MTA — Modernize Traditional Apps with Docker, case study 1 Squid cluster

We at our University are moving many traditional IT infrastructure to Docker now, so this first article try to show a simple use case of this process.

There is a very good guide and advice at Docker success center named Docker Reference Architecture: Design Considerations and Best Practices to Modernize Traditional Apps (MTA) with Docker EE. The article shows common use case and the idea of this new one is to show an application which was not designed from the beginning with elastic idea it can be adapted to work and exploit the functionality of a Docker Swarm cluster such as horizontal elasticity, fault tolerance and CI/CD.

Squid is the best reverse proxy available at Linux environment and could speedup your Internet access a lot within an enterprise networks, but its previous to the Docker/Swarm clustering idea and hasn’t an horizontal scaling functionality such as Elastic Search for example, but We can hack on Docker this app to get similar behavior, here a sample picture of the deployment

assuming that We have a Docker Swarm cluster having two master nodes and four or more worker nodes as is showed this status:

above deployment can be defined using 2 Docker Stack file, once for the Squid cluster and another one for DNS/Syslog services:

version: "3.2"


version: "3.2"

our Docker image slab/syslog-ng is based on balabit/syslog-ng:latest and using a custom syslog-ng.conf designed to have a centralized store for Squid logging information of the four running images. Here some part of this file:

# Anything that's from the program 'squid'#  and the 'user' log facility
filter f_squid { program("squid") and facility(user); };

# This is our squid destination log filedestination d_squid {
# The squid log file with dates
file("/var/log/$HOST/$YEAR/$MONTH/squid.$YEAR-$MONTH-$DAY" owner(root) group(adm) perm(665)
create_dirs(yes) dir_perm(0775));

# This is the actual Squid logging
log { source(src); filter(f_squid); destination(d_squid); };

image slab/named-fibra is based on superbfg7/named:latest and including our internal DNS entries and forward configuration to OpenDNS filtering functionality. Dockerfile definition is basically:

FROM superbfg7/named:latest
MAINTAINER Marcelo Ochoa ""

Finally the tricky part of the Squid cluster, we would like to have at least 4 nodes running in sibling mode, their share cache information using ICP protocol over sibling network. Dockerfile for slab/squid-direct:3.3.8 image is:

FROM slab/squid:3.3.8

COPY /etc/squid3/squid.conf
COPY dominios.conf /etc/squid3/dominios.conf

and Dockerfile for slab/squid:3.3.8 is:

FROM ubuntu:14.04

SQUID_CACHE_DIR=/var/spool/squid3 \
SQUID_LOG_DIR=/var/log/squid3 \

RUN apt-get update \
&& DEBIAN_FRONTEND=noninteractive apt-get install -y squid iputils-ping curl telnet \
&& ln -s /usr/share/squid3/errors/es /usr/share/squid3/errors/es-us \
&& ln -s /usr/share/squid3/errors/es /usr/share/squid3/errors/es-la \
&& rm -rf /var/lib/apt/lists/*

COPY /sbin/
RUN chmod 755 /sbin/

EXPOSE 3128/tcp 3130/udp 8080/tcp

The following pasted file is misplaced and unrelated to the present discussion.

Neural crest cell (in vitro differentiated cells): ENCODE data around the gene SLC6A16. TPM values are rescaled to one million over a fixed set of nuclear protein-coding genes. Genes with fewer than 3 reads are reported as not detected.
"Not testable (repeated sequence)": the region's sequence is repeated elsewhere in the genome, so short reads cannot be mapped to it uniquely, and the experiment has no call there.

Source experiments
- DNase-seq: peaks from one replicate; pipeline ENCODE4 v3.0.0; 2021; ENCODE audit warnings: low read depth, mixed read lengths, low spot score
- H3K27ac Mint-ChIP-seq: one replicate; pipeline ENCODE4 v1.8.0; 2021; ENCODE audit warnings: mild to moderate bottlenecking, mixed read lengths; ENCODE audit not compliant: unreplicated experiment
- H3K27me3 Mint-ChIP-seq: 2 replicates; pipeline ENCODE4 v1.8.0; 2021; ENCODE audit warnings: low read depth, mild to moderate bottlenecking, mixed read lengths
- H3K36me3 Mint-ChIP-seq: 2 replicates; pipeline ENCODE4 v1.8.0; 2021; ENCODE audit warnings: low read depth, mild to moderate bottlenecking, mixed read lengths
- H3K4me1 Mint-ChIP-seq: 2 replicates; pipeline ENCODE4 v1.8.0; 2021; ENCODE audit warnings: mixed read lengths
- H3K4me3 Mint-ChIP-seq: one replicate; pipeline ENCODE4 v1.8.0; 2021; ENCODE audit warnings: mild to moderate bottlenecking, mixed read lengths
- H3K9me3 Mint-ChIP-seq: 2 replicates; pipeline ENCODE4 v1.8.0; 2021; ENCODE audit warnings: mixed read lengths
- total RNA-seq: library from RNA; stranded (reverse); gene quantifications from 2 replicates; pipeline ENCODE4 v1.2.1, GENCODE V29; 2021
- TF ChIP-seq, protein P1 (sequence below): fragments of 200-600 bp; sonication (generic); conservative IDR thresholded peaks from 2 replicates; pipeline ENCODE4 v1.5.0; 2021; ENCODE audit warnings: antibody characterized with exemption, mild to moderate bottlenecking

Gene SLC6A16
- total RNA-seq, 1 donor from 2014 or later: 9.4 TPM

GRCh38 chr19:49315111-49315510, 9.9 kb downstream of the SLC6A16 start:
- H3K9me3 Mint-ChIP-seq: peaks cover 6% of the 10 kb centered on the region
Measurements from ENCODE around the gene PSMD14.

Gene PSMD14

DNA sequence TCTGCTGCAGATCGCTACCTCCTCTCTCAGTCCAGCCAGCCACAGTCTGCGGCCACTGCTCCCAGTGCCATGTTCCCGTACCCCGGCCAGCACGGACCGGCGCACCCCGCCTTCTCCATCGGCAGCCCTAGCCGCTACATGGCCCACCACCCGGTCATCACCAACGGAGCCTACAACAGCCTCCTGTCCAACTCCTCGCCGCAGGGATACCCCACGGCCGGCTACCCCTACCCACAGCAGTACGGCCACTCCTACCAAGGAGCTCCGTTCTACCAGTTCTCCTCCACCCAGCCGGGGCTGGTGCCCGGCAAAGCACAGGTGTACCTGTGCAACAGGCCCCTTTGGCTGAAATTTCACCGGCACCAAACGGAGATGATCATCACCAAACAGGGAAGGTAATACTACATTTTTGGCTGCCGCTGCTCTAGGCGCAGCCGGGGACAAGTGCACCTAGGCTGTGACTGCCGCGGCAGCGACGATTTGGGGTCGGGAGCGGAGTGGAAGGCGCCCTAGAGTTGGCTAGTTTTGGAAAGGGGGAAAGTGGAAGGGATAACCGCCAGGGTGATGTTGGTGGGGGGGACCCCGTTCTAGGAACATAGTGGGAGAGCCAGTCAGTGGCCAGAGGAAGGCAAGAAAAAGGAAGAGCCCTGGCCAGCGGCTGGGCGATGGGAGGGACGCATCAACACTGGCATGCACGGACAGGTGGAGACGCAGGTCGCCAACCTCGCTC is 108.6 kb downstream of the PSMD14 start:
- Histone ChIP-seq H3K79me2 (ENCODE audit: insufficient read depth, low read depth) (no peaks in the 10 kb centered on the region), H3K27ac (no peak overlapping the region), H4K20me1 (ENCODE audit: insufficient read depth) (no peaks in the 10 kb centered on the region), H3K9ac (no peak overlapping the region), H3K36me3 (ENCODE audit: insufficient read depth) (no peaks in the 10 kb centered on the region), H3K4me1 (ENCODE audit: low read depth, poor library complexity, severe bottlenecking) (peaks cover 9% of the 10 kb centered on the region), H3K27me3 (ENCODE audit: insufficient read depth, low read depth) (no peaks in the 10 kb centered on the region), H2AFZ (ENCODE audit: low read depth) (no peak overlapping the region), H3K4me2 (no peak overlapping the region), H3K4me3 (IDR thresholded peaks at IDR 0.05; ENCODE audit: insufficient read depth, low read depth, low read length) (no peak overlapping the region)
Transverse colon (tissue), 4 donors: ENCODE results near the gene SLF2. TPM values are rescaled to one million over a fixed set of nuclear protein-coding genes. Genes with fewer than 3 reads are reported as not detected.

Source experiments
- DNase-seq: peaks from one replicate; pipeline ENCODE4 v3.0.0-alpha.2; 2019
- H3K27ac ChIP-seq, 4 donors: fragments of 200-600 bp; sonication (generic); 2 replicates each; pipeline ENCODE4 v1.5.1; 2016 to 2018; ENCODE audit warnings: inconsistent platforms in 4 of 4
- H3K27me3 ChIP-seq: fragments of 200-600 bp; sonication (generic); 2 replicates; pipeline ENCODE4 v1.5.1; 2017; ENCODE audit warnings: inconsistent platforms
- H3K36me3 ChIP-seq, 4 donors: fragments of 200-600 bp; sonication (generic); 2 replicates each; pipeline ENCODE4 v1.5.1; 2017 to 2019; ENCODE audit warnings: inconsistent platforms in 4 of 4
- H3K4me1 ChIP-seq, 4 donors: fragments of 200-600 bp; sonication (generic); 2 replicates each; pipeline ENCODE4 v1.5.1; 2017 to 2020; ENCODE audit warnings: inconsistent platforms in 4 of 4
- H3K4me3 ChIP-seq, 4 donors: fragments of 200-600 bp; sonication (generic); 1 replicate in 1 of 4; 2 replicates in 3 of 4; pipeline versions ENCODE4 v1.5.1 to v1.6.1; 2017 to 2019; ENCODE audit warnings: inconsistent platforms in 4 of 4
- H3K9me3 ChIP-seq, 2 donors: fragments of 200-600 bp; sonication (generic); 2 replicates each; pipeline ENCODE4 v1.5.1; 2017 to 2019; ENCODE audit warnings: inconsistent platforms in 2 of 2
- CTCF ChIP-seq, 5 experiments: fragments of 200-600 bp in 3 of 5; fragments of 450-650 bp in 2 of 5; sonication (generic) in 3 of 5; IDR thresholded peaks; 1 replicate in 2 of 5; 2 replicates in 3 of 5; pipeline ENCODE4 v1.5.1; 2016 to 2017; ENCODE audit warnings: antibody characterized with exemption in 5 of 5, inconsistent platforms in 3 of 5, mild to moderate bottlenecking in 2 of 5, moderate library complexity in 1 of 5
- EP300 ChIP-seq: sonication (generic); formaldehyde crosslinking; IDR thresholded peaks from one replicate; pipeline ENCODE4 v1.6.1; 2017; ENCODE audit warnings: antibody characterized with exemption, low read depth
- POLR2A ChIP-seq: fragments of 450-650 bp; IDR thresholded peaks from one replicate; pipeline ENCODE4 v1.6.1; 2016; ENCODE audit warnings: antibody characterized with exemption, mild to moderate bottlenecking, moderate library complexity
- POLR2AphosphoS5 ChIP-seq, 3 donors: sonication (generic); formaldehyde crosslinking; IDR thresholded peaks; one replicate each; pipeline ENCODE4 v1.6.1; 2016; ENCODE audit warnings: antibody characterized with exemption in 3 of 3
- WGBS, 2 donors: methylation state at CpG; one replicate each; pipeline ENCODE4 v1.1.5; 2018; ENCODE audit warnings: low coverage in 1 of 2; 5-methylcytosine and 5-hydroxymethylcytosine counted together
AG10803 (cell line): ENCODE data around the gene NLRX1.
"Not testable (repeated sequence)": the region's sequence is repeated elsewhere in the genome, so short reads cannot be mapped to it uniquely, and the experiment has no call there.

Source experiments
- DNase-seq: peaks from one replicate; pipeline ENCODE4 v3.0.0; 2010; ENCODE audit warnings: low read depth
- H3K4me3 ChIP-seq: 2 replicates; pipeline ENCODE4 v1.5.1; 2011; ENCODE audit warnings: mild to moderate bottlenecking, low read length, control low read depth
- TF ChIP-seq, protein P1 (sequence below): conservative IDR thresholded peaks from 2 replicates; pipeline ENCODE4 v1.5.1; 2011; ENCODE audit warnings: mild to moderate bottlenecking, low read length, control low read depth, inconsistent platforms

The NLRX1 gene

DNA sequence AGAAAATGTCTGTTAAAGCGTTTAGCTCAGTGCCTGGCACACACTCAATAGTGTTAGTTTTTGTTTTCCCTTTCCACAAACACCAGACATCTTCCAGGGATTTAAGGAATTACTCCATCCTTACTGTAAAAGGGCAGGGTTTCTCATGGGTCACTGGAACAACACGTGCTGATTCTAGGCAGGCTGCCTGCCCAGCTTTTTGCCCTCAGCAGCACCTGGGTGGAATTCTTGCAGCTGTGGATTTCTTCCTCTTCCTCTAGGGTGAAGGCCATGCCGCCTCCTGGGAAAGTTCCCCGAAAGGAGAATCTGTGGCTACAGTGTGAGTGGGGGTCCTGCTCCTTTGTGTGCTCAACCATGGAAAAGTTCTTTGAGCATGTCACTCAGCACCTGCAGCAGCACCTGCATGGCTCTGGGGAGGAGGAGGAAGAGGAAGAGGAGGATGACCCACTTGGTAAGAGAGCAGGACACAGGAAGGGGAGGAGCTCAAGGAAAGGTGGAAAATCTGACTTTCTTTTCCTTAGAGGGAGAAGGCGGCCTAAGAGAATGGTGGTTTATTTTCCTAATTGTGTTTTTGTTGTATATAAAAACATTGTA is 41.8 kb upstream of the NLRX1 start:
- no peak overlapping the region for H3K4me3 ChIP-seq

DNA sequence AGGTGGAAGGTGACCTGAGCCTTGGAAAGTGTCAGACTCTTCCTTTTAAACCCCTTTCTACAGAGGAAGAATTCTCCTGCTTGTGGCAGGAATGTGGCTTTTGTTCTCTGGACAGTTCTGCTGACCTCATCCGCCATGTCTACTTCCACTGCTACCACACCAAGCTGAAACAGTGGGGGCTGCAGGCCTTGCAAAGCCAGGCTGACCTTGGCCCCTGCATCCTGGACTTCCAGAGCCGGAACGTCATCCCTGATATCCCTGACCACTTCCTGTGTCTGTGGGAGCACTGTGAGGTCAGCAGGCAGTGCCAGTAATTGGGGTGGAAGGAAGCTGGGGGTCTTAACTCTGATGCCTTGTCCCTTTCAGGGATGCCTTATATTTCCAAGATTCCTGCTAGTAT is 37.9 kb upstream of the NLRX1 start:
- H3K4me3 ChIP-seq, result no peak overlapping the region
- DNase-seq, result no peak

ENTRYPOINT ["/sbin/"]

Nothing special here, except that /sbin/ includes this functionality:

build_sibling_list() {
my_ip=$(tail -1 /etc/hosts|cut -f1)
echo "# Sibling list" >/etc/squid3/sibling.conf
for i in $(dig "tasks.$SERVICE_NAME"|grep "^tasks\.$SERVICE_NAME\."|cut -f5|sort); do
echo "cache_peer $i sibling 8080 3130" >>/etc/squid3/sibling.conf;
sed -i "/cache_peer $my_ip/d" /etc/squid3/sibling.conf

It basically have two extra Bash functions build_sibling_list and check_reload_sibling, first function check an special DNS entry named tasks.squid_proxy which includes an updated list of internal IPs associated to each task of the running service, parsing the DNS response in a file /etc/squid3/sibling.conf and finally removing the instance self IP from the list (/etc/squid3/sibling.conf is included from squid.conf file). The sibling list looks like:

# Sibling list
cache_peer sibling 8080 3130
cache_peer sibling 8080 3130
cache_peer sibling 8080 3130

meaning that the node which have the IP have three sibling at IPs ending with .23, .25 and .26, this tells Squid that can share the cache content in between using ICP protocol.

Second bash function check_reload_sibling runs every 1minute in background, thanks god we have Bash!!, and compare a new generated file with a previous one looking for changes, they could happen if We scale our cluster with more or less nodes or by Swarm re-localization service, if there are changes at the list of sibling it tells squid that need to reload the configuration.

Final remarks, note that:

  • DNS service is fault tolerant (2 service running in parallel)
  • Squid service is elastic can scale by simple call docker service scale squid_proxy=6 to get two additional instance for example, with additional running copies We have more Net and Disk bandwidth
  • Logging information is centralized and we can get real-time insight of this logging following this post Analyze web traffic with Squid proxy & Elasticsearch/Logstash/Kibana stack
  • Squid disk cache is transient, it will survive only the life-time of the service instance the size of this cache is defined in squid.conf file
  • Squid memory cache is also controlled by squid.conf parameter, for example 256Mb gives you 1Gb RAM total
  • A healthcheck is implemented using curl and an internal URL (switch status page) which means if for any reason the squid proxy is unable to reach this web page will be automatically destroyed and started in another swarm host, this give to the cluster a sufficient stability

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